Pagan unrolled her window to crane her neck out and get a look. The central three-story building with its sloping red roof did look older than the two complementary ones that winged it. The rows of windows on the lower floor were tall and narrow, almost like French doors, with ivy crowding in between. Even on a warm summer day like this, every window was closed and curtained.

The side buildings were done in a more subdued gray-white stone, but their roofs sloped in a similar steep manner. Cars, mostly Trabants, Mercedes-Benzes, and Volkswagens, were parked on the lawn.

“It’s lovely,” said Pagan. And that was almost true. The place would have had a quiet, gracious air of a bygone era if not for the armed guards and curtained windows.

I can’t give you any more than that, because spoilers! But let’s just say Pagan’s not about to let anyone keep her cooped up, armed soldiers or no.

The hotel’s website (in German, but good for the photographs):


The Notorious Pagan Jones

The Notorious Pagan JonesBy Nina Berry

Pagan Jones went from America’s Sweetheart to fallen angel in one fateful night in 1960: the night she accidentally killed her family in a drunk driving accident. Nine months later, she’s stuck in the Lighthouse Reformatory for Wayward Girls and tortured by her guilt—not to mention the sadistic Miss Edwards, who takes special delight in humiliating the once-great Hollywood actress.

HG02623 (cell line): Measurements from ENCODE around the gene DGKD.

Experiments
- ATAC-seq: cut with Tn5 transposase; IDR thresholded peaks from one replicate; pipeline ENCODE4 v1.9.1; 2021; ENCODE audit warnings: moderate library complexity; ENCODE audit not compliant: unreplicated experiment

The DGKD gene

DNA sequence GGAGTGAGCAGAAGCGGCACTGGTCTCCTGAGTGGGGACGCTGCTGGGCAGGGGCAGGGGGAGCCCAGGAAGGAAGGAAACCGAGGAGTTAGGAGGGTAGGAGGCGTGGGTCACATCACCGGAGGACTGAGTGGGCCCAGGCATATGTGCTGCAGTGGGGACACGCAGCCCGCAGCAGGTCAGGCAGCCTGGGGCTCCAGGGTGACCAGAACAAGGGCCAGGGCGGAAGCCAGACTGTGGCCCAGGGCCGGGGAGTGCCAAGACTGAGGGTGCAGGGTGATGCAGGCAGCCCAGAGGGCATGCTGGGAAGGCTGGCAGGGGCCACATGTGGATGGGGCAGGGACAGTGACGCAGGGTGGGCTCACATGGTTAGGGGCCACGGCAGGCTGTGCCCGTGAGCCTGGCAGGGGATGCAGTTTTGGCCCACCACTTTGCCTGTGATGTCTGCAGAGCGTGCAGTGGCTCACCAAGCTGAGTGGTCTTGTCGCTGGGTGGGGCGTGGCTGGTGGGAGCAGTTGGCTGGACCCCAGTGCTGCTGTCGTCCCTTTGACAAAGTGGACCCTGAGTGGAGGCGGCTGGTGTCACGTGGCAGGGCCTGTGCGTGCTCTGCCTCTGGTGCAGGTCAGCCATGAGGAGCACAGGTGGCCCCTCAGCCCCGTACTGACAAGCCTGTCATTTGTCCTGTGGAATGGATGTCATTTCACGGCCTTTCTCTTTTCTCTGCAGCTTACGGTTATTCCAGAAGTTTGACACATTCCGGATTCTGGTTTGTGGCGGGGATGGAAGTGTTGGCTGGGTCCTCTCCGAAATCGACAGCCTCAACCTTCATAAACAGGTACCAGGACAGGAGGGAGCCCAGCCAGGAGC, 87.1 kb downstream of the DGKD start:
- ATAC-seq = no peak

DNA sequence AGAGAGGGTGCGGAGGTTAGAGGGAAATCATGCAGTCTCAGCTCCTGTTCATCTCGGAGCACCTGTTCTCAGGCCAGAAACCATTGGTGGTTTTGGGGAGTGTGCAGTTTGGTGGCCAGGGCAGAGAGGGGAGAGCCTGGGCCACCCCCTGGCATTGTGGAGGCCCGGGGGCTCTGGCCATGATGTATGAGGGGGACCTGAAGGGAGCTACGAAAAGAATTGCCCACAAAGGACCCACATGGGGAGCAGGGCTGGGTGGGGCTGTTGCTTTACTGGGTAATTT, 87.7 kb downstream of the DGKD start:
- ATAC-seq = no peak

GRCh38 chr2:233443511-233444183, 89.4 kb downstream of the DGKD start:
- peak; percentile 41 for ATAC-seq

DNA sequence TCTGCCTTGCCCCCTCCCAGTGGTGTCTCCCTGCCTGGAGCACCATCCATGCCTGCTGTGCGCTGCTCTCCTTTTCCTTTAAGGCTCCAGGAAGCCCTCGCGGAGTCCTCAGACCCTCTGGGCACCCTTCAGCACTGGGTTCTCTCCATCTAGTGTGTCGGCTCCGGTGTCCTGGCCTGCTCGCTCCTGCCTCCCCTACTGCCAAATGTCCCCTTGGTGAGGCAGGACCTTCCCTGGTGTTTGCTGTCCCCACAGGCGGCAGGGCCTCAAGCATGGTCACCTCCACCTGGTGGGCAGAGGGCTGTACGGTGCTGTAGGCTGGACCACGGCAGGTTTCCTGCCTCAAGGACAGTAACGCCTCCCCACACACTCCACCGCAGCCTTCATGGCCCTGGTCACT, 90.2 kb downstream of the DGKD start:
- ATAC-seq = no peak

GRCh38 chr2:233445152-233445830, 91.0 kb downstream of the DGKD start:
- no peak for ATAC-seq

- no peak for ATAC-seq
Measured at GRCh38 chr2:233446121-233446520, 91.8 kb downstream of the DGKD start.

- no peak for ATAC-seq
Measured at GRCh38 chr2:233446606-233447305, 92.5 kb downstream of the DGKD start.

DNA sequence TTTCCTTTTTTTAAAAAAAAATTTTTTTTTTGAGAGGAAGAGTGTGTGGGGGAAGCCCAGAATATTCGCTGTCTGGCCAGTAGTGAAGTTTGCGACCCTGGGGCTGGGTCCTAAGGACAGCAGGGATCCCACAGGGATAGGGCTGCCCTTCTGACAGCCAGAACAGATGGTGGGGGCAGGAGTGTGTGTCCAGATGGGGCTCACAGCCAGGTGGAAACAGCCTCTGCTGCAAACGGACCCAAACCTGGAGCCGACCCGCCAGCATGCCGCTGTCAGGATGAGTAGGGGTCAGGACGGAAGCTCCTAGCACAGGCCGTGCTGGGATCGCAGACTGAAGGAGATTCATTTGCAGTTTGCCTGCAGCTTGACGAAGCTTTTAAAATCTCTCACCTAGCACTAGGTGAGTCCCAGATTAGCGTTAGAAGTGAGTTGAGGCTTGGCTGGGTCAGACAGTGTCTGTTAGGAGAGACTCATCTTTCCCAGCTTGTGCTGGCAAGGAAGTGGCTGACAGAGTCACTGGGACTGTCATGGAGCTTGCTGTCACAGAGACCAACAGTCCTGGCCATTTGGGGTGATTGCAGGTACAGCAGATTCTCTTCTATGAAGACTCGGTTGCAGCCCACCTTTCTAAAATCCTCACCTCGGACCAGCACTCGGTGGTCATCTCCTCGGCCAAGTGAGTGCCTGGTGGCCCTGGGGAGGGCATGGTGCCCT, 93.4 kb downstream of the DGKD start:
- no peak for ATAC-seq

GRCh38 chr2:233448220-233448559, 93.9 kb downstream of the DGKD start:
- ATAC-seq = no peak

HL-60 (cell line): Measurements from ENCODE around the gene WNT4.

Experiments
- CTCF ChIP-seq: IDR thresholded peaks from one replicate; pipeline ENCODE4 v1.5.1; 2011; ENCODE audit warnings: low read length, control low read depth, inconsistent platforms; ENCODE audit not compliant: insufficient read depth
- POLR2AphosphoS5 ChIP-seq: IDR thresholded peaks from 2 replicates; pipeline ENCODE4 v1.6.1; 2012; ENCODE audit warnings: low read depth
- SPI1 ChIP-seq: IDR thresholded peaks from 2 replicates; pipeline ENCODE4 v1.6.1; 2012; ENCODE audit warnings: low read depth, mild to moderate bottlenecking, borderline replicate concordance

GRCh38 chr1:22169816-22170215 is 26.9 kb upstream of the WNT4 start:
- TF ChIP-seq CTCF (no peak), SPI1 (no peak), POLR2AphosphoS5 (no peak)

But when Pagan’s Hollywood agent arrives at her reform school with a mysterious studio executive Devin Black, Pagan must decide if she can stay sober – while shooting a new comedy with award-winning director Bennie Wexler in war-torn Berlin just as the Wall is going up. All the while, her ex-boyfriend shows up in Berlin with his new wife – a Pagan Jones lookalike. Will she run into him? What will she say? Ultimately, Berlin is her chance at redemption: both personally and professionally.


With a court-appointed guardian, her every move scrutinized, and her recovery still in question, can she pull herself together, rescue her co-star and re-win the hearts of the American public?


Nina BerryAbout Nina Berry

Nina Berry has been working in Hollywood for years, and is no stranger to the glitz and glamour of movie and TV sets. She took her love of old movies, her knowledge from her day job as well as a heartbreaking personal story of the loss of a friend who succumbed to alcoholism to create the world of THE NOTORIOUS PAGAN JONES.

Find Nina

Website | Facebook | Twitter  | Tumblr | Instagram | Pinterest

THE NOTORIOUS PAGAN JONES offers a flawed, brilliant new heroine in Pagan Jones, who relies on more than just her looks to get herself out of some very hairy situations

Tour Schedule

Monday, July 20th – Reading Lark – Interview
Wednesday, July 22nd – Bookish Lifestyle – Guest Post
Friday, July 24th – Actin’ Up with Books – Interview
– –
Monday, July 27th – Rockin’ Book Reviews – Interview
Wednesday, July 29th – Fiktshun – Guest Post
Friday, July 31st – Bewitched Bookworms – Guest Post


Thanks to the amazing team at Harlequin Teen, each stop on the tour will be offering up a copy of THE NOTORIOUS PAGAN JONES, so be sure and follow along for more guest posts, interviews and chances to win! To enter, please fill out the Rafflecopter form.

Guys! Isn’t this a incredible and amazing post from Nina?? I was so excited when I saw it and I’m now even more excited reading the book. I just love it when I have some visuals ready while reading and this post is just perfection! 

Thank you sooo so much Pagan.. uhm.. Nina:)